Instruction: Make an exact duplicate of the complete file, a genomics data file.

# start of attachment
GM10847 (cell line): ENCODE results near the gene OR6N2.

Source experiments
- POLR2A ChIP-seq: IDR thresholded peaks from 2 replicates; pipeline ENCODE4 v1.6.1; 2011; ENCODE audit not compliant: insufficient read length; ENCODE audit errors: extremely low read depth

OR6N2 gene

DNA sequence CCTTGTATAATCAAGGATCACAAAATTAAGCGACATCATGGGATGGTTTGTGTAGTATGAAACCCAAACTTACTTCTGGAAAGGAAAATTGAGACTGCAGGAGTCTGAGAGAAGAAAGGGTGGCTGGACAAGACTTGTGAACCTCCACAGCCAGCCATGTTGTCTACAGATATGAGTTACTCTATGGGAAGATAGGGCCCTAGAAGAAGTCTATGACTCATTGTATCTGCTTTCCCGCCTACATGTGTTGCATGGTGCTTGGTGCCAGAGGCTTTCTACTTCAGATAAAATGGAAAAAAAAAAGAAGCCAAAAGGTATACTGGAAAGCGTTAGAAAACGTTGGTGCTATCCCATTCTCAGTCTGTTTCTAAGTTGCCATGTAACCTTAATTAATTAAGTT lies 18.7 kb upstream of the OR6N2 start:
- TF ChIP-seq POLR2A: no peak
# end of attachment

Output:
GM10847 (cell line): ENCODE results near the gene OR6N2.

Source experiments
- POLR2A ChIP-seq: IDR thresholded peaks from 2 replicates; pipeline ENCODE4 v1.6.1; 2011; ENCODE audit not compliant: insufficient read length; ENCODE audit errors: extremely low read depth

OR6N2 gene

DNA sequence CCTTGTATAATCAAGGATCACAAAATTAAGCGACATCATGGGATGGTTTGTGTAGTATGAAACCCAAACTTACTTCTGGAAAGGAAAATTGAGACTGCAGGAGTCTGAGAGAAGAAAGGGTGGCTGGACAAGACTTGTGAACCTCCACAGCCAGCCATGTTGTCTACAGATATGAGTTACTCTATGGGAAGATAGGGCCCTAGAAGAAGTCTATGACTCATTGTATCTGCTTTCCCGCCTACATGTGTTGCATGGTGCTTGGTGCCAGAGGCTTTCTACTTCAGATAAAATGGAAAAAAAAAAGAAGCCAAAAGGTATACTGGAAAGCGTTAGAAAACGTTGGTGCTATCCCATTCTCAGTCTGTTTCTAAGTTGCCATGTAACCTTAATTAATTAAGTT lies 18.7 kb upstream of the OR6N2 start:
- TF ChIP-seq POLR2A: no peak